After more than 36 hours of continuous negotiations, delegates at the U.N. climate talks in Warsaw agreed to two last-minute deals that kept alive hopes for staving off climate change. At talks that ended Saturday, delegates agreed to a proposed system for pledging cuts in greenhouse gas emissions. (more…)
The world’s poorest countries are investing more in LED lighting, energy storage, and other off-grid electricity technologies, according to a report by Larry West.
(Reuters) – EDF Trading, subsidiary of French utility EDF, said on Thursday it has ended its involvement in a biogas project in Honduras which an environmental group claims is linked to human rights abuses.
“We have taken the situation in Honduras very seriously and have spent the past few months looking at our options in respect to (more…)
(Reuters) – Developing countries accused Japan on Wednesday of breaking a pledge to extend a U.N. pact for fighting global warming beyond 2012 and said that climate talks in Mexico would fail unless Tokyo backed down.
Chinese officials say international climate talks next week in Mexico will succeed only if wealthy countries are willing to share technologies and funds to help developing nations reduce greenhouse gas emissions. While Western nations had pledged at last year’s climate summit in Copenhagen to pay into a $30 billion fund to help developing countries deal with the effects (more…)
The “trees” feature a unique, low-energy design that increases safety and attracts tourists to local businesses after dark.
The United States and a coalition of the world’s island nations and least developed countries are placing growing pressure on swiftly developing countries — most notably China — to commit to firm CO2 emissions reductions targets at the Copenhagen summit. As the U.S.’s chief climate negotiator, Todd Stern, told reporters there’s “no way” to solve the global warming problem “by giving the major developing countries a pass,” poor states and island nations proposed that all countries sign an agreement with legally binding CO2 reductions targets. China rejected that idea.
The Alliance of Small Island States — composed of 43 nations highly vulnerable to global warming and sea level rise — was joined by 48 of the world’s poorest countries in proposing that the Copenhagen summit set a goal of holding global temperature increases to 1.5 C (2.7 F) above pre-industrial levels. But as the small nations were making that plea, the UK’s Met Office said that given rapidly rising concentrations of CO2 in the atmosphere, meeting a 1.5 C goal was virtually impossible and that holding global temperature increases to 2 C (3.6 F) will be difficult, even in the highly unlikely event that global greenhouse gas emissions peak in 2020.
The developing world, where 44 percent of people lack access to electricity, could soon be one of the biggest markets for solar power, according to participants at the Solar Power International conference in California.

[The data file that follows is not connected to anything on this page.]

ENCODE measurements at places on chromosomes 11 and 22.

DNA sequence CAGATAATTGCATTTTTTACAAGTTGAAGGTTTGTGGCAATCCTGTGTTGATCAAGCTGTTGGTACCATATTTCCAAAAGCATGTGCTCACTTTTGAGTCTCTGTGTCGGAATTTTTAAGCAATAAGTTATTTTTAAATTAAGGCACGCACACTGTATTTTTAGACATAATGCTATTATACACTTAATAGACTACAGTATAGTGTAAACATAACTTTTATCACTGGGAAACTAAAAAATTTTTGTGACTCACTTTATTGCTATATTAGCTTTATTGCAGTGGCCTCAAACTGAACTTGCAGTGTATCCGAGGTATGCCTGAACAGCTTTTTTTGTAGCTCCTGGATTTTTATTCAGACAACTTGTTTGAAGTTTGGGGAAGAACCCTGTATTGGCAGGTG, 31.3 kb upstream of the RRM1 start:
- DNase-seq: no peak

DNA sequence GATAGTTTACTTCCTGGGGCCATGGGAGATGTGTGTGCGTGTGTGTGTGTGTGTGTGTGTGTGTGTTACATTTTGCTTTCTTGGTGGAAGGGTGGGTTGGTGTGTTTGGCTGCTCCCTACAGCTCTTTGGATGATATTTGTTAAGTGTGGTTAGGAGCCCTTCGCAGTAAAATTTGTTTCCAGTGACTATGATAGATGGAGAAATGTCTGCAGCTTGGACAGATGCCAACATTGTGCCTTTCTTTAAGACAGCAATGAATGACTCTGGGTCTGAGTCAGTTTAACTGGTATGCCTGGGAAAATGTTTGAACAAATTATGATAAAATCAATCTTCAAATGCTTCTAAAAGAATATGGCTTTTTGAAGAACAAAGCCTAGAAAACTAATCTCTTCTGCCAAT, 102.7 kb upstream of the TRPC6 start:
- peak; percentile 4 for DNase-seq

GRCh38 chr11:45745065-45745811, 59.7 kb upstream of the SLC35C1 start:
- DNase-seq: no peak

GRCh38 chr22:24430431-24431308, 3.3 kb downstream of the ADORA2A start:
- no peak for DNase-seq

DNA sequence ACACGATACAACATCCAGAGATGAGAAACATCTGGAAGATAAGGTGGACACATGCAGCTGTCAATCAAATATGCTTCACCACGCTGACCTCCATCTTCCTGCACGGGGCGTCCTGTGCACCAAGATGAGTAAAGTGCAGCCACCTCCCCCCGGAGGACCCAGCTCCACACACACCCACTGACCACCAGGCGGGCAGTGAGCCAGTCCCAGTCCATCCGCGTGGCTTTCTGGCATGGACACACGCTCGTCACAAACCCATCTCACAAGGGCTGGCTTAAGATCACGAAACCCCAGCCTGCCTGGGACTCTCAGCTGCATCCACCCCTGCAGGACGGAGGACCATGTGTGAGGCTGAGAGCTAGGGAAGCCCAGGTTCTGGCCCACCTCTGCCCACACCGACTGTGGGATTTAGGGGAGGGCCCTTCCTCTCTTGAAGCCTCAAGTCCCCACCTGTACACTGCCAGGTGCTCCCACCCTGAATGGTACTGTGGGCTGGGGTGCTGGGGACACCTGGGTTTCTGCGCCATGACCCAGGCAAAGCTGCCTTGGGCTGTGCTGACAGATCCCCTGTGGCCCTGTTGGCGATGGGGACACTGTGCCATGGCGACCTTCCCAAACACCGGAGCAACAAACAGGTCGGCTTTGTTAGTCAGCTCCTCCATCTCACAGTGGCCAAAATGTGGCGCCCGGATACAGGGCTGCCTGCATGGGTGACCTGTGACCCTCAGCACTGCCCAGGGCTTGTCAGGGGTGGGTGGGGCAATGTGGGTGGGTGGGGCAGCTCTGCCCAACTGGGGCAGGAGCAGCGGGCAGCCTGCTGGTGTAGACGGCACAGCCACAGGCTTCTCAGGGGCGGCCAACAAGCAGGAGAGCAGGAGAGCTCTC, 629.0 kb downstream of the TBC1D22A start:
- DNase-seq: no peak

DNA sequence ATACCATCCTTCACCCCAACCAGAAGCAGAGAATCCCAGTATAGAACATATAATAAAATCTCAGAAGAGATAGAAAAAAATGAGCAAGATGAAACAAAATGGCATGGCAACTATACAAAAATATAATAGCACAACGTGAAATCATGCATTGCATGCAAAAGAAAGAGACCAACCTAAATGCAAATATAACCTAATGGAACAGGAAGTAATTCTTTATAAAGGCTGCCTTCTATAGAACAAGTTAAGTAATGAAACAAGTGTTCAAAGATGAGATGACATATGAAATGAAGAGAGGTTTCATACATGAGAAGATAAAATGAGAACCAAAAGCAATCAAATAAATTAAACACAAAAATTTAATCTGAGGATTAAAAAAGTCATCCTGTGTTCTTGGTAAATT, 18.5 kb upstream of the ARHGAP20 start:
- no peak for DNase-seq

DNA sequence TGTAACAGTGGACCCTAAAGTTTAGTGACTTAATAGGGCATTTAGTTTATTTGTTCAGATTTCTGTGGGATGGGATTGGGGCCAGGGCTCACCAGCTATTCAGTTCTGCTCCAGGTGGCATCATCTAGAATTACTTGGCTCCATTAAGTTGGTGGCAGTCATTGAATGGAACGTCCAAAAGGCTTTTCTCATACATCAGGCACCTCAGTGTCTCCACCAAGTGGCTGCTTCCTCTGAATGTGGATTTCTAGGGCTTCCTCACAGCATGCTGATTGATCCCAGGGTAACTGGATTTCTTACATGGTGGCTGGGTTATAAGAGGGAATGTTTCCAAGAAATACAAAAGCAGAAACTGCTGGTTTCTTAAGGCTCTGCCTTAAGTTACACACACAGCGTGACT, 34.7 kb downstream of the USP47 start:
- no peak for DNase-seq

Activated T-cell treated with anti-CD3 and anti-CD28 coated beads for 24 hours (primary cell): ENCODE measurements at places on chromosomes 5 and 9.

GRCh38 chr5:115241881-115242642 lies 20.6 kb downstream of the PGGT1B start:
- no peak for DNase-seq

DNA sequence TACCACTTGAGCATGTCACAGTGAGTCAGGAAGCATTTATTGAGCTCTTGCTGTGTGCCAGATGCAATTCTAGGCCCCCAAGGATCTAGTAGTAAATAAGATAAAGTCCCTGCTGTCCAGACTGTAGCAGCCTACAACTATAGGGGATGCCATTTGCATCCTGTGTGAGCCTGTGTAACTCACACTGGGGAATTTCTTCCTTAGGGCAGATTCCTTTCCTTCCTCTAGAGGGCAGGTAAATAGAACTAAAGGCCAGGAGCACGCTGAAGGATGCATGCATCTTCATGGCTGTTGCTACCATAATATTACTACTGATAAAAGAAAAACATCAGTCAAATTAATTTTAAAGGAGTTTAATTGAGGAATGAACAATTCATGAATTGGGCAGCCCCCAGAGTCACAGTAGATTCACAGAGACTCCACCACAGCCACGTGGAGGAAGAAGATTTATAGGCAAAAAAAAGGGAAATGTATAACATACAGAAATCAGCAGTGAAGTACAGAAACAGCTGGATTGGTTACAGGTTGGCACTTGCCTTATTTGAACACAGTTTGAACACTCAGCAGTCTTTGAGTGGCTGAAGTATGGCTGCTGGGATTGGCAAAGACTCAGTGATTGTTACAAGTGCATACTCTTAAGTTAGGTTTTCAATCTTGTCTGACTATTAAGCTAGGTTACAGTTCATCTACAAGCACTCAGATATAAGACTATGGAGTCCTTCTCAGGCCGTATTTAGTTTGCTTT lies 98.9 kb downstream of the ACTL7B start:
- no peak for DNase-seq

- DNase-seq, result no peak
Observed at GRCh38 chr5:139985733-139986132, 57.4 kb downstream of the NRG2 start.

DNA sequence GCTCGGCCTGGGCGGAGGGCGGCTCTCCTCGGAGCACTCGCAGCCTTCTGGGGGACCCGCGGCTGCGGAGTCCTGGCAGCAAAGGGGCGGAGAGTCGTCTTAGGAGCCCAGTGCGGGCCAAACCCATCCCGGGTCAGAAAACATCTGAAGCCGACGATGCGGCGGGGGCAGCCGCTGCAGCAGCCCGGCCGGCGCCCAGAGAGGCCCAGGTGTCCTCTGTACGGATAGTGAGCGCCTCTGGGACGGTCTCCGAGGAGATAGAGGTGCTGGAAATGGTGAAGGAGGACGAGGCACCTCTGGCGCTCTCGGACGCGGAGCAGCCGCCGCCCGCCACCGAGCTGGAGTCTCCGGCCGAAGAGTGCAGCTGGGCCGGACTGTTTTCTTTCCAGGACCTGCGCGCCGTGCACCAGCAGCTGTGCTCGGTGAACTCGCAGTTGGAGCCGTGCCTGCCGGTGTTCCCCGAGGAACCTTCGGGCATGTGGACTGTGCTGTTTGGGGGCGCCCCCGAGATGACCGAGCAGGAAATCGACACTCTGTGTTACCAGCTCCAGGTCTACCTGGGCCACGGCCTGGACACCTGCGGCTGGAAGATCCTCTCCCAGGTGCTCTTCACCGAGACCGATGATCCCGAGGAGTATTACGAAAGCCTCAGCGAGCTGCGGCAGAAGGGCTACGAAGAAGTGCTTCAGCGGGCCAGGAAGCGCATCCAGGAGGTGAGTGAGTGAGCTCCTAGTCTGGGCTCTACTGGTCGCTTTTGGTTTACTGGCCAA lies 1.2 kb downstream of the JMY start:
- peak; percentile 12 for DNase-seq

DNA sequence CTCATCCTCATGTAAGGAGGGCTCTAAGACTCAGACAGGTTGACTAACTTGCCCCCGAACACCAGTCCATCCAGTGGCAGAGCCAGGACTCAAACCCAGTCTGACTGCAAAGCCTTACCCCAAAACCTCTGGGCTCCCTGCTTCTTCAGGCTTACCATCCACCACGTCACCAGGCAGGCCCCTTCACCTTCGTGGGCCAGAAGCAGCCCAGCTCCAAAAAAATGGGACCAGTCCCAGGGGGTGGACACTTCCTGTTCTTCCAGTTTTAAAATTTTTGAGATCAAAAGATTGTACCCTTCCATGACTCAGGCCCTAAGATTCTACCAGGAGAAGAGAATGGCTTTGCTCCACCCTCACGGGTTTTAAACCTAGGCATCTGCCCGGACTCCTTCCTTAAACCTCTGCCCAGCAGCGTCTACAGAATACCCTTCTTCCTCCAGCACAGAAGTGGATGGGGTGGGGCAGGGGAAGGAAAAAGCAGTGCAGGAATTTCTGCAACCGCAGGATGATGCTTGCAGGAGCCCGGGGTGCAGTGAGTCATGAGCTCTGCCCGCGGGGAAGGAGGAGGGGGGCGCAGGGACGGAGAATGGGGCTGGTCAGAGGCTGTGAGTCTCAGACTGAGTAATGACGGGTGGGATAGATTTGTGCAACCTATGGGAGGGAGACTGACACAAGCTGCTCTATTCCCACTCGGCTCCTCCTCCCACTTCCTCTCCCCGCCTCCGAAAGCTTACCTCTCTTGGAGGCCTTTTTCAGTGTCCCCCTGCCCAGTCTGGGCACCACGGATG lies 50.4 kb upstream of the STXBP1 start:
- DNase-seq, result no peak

To date, just 1 percent of solar panel production has been installed in poor nations in Africa, Asia, and Latin America, a situation that Michael Eckhart, president of the American Council on Renewable Energy, called “a scandal for our industry.”
Since I just posted about my thoughts on sustainable energy in Africa, I might as well follow up with more musings on sustainable development there. Although most of my time in Kenya was spent in Nairobi, I also had a chance to explore Lake Naivasha’s industry and ecosystem. I met, for example, with the VP of Finance and Administration of Homegrown Ltd, a huge floriculture company specializing in roses, exporting hundreds of millions each year. A few things struck me from the encounter.
First, Lake Naivasha, the source of water for the entire local flower industry, is changing. It is drying up and its water is becoming more polluted. While this is partially due to natural cycles, it is mostly attributed to man. Homegrown and other florists in the Lake Naivasha Growers Group surprised me with their recognition of culpability and their proactivity in addressing the issue despite no government requirement to do so. For example, they have planted local shrubs along the banks to slow runoff and filter the water that enters the lake.
Second, Homegrown is committed to reducing its environmental impact through elimination of chemical-based pesticides. However, the need to reduce rose-eating pests remains. To strike this balance, Homegrown founded another company, DuduTech (“Dudu” means “insect” in Swahili.), which develops “pesticides” by using naturally occurring insects that prey on the pests. This includes predatory insects, parasitic bugs, and a host of other approaches that all have the same objective: neutralize the pests without introducing chemicals into the environment. Cool stuff.